Housing Market Fiasco And American Retirements Not Helped By Republican Administration's Immigration Raids Terrorizing Illegal Immigrant Potential Homebuyers
by Alan Lee
Do you know why I'm not voting for the Republicans this year? It's because of their failure to connect the dots. There are many reasons for the financial meltdown and the subprime mortgage mess that we find ourselves in, but the Republicans have not helped when they could have by doing nothing against the illegal workers. Besides the President's inability to focus on the problem during his watch until it was too late, I specifically refer to the Administration's setting U.S.I.C.E. loose on the undocumented immigrants in highly publicized raids netting hundreds of illegal workers and terrorizing millions with threats of deportation and criminal prosecution. Scenes of shackled people being herded like cattle and reports of predawn raids on illegal immigrants in their homes (even in million dollar houses) struck deep fear. There are an estimated 11-12 million undocumented immigrants in the country. Up to 45% of them had valid visas and have overstayed according to the Pew Hispanic Center. Many have been here for years, own homes, or are potential homebuyers. Those who were interested are no longer thinking of buying. They are fearful that they will be picked up at any time and deported. They are not making long-range plans, especially not involving a house. As an immigration lawyer, I see many situations in which our illegal clients own their own homes and in many cases their own businesses. Common questions that I used to hear were whether they could buy homes and if so, whether they would be able to obtain mortgages. I don't hear those questions anymore. Now the more common questions are whether they will forfeit their houses if they are caught by Immigration or should they transfer their homes or businesses to others now or how they can transfer ownership if they are in jail.The Republican Administration hatched a plan in early 2007 to sell the large immigration legalization package by emphasizing a tough enforcement policy to go along with the immigration benefits. The tough enforcement side of the plan may also have been a devious way to convince illegal immigrants that the consequences of refusing to participate in the plan which was eventually titled "The Grand Bargain" would be harsh. The Grand Bargain failed mainly because of conservative Republican opposition, but the Administration's green light to enhanced U.S.I.C.E. actions against undocumented immigrants continued and even stepped up in scope after June 2007. In cracking down on this class, the Administration eliminated a potential market to buy homes. Illegal immigrants are by and large a good market for home buying. In many cultures, wealth is defined by land and home, not by the stock-market. This class of individuals is usually unable to obtain mortgages without large down payments and significant collateralization of loans. Many of the situations that we have seen are illegal immigrants obtaining loans and/or pooling money together from other family members or close friends to finance home purchases. Their ability to buy houses under these traditional methods would have helped clear up at least some of the mess involving housing with troubled loans. A recent study from the Joint Center for Housing Studies of Harvard University, "The State of the Nation's Housing 2008," based its optimistic forecast of a housing demand increase over the next decade despite the current weak housing market on among other chief factors projected annual immigration of 1.2 million. Yet this opportunity to help stabilize the situation was lost for the short-term goal of showing the American public and the Republicans' conservative base that the Administration was getting tough on illegal immigration. Alan Greenspan, the former Chairman of the Federal Reserve, said in an interview to The Wall Street Journal in August that the problem was approximately 800,000 units of excess supply housing for sale in the U.S., and that the housing market would not recover until the houses were sold. His solution was a major expansion in quotas for skilled immigrants to accelerate the absorption of unsold housing inventory for sale and hence help stabilize prices. In looking at Mr. Greenspan's figures, it should be apparent that the loss of a large market of potential purchasers with already built-in mortgage restrictions has exacerbated the overall housing problems of America. Another consequence of the shortsightedness of the Administration's policy are reports from the Pew Hispanic Center and the Center for Immigration Studies that immigration is slowing and that undocumented immigrants are leaving the country. For many anti-immigrationists, this is a blessing. Unfortunately this is also a shortsighted view as most of the undocumented workers that come from other countries are among their countries' most ambitious young people with the will to leave familiar surroundings and carve out livings for themselves in a foreign country. They are the population that is needed now and in the future to stand at the base of the pyramid to support the retirement of the huge class of baby boomers born after World War II that is now starting to retire. The baby boomer generation is loosely defined as persons who were born during the sudden large increase in the birth rate in the U.S. from 1946 through the early 1960's. The oldest are 62 and now able to draw limited Social Security benefits until their full retirement ages of 66-67. With a meltdown in the real estate and stock markets because of the subprime loans, many have had their retirement nest eggs shattered or significantly damaged. Many may have to eventually rely solely upon Social Security and other entitlement programs of the federal government. That is why persons in this generation should be shutting the country's door not to prevent the illegal workers from entering, but from leaving. The U.S. birth rate alone will not provide enough replacement workers to support the estimated 83.7 million U.S. residents who will reach the age of 55 by 2014, and the 101.4 million by 2024. The financial noose that was already apparent to many experts looking at the ticking time bomb of the baby boomers before this crisis but which many hoped could be partly staved off by retirement savings has now become tighter. Even those whose savings were not in the stock market and 401(k) accounts have seen their savings eroded by higher gas and food prices and healthcare costs, and face the twin prospects of soaring heating oil prices and property taxes by local municipalities having limited sources of income. To illustrate the dire straits in which the Social Security system finds itself today, one has to look no further than President Bush's February 10, 2005, discussion in Raleigh, North Carolina, in which he stated that, "In 1950, there were 16 workers per one putting money into the system-which means that when somebody retired, there's 16 workers contributing to that person's retirement. Today there's 3.3 workers contributing for each beneficiary. And when youngsters retire, it's going to be 2.1-two workers per beneficiary. In other words, the burden of paying for retirees is increasing on workers." According to the Pew Research Center, the number of persons of nonworking age (below 18 and over 64) will increase to 72 per 100 by 2050 from 59 per 100 in 2005, but that the ratio will be even higher if immigration levels subside. Unless we wish to see many of our baby boomer generation eating out of garbage cans in later years, the next President is left with the options of either taxing the next generation more heavily to pay for the entitlement programs (FICA alone currently 15.3% including employer contribution of the first $102,000 of earnings), reducing benefits, increasing the retirement age for benefits, or expanding the base support of the triangle through an immigration package. Needless to say, one of the first actions of the new President should be the reining-in of U.S.I.C.E. raids. Inability to connect the dots and see the ramifications of certain actions is not the mark of good leadership, and is the reason for me not to trust the Republicans with another four years. © Alan Lee, Esq.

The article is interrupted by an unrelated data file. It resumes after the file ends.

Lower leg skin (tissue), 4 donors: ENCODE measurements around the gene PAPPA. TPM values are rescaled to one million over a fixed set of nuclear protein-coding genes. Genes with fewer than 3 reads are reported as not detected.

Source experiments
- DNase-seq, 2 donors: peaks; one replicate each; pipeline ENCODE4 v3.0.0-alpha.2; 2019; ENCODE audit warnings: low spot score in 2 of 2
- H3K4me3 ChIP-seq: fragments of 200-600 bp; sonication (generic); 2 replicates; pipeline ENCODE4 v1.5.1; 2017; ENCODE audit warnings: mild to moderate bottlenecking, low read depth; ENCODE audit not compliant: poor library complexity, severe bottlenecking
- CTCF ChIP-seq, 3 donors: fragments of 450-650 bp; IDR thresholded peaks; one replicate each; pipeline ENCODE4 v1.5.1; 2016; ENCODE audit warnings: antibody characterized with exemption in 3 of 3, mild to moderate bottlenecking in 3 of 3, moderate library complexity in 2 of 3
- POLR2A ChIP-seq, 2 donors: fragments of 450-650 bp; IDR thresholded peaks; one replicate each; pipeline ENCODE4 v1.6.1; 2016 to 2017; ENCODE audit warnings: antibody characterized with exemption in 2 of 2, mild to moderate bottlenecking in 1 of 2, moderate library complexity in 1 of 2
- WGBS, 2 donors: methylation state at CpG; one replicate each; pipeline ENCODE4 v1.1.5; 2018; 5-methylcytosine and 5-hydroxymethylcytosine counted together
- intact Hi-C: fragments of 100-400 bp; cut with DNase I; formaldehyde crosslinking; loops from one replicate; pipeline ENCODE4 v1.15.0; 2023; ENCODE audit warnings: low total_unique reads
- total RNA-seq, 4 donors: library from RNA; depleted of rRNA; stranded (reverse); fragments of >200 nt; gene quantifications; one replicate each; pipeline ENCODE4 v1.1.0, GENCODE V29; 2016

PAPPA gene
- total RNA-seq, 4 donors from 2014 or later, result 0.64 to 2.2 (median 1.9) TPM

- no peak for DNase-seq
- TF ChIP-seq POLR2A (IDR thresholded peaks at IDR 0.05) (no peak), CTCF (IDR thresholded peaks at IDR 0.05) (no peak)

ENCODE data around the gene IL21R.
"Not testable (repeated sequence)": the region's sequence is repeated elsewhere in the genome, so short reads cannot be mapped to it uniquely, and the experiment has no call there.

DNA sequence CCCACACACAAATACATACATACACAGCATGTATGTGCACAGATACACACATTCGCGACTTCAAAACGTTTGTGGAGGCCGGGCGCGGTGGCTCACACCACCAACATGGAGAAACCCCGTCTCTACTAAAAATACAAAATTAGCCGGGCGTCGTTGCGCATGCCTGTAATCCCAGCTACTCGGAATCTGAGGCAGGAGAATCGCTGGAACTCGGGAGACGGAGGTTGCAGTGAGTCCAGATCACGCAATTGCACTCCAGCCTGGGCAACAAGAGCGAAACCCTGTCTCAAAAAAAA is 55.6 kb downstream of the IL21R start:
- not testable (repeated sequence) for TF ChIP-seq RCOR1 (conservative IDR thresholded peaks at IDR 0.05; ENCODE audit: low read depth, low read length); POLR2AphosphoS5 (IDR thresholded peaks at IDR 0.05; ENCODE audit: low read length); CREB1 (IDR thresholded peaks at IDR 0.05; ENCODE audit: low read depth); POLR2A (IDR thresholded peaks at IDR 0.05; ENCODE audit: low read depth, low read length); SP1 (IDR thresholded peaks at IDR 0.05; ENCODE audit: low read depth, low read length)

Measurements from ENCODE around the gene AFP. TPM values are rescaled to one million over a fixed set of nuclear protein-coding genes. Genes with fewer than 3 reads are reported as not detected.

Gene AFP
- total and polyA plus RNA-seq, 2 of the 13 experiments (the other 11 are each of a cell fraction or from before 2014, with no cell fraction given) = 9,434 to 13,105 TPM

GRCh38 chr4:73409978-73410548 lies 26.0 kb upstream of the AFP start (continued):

Alan Lee the author is a 25+ year practitioner of immigration law based in New York City. He was awarded the Sidney A. Levine prize for best legal writing at the Cleveland-Marshall College of Law in 1977 and has written extensively on immigration over the past years for the ethnic newspapers, World Journal, Sing Tao, Pakistan Calling, Muhasha and OCS. He has testified as an expert on immigration in civil court proceedings and was recognized by the Taiwan government in 1985 for his work protecting human rights. His article, "The Bush Temporary Worker Proposal and Comparative Pending Legislation: an Analysis" was Interpreter Releases' cover display article at the American Immigration Lawyers Association annual conference in 2004, and his victory in the Second Circuit Court of Appeals in a case of first impression nationwide, Firstland International v. INS, successfully challenged INS' policy of over 40 years of revoking approved immigrant visa petitions under a nebulous standard of proof. Its value as precedent, however, was short-lived as it was specifically targeted by the Administration in the Intelligence Reform Act of 2004.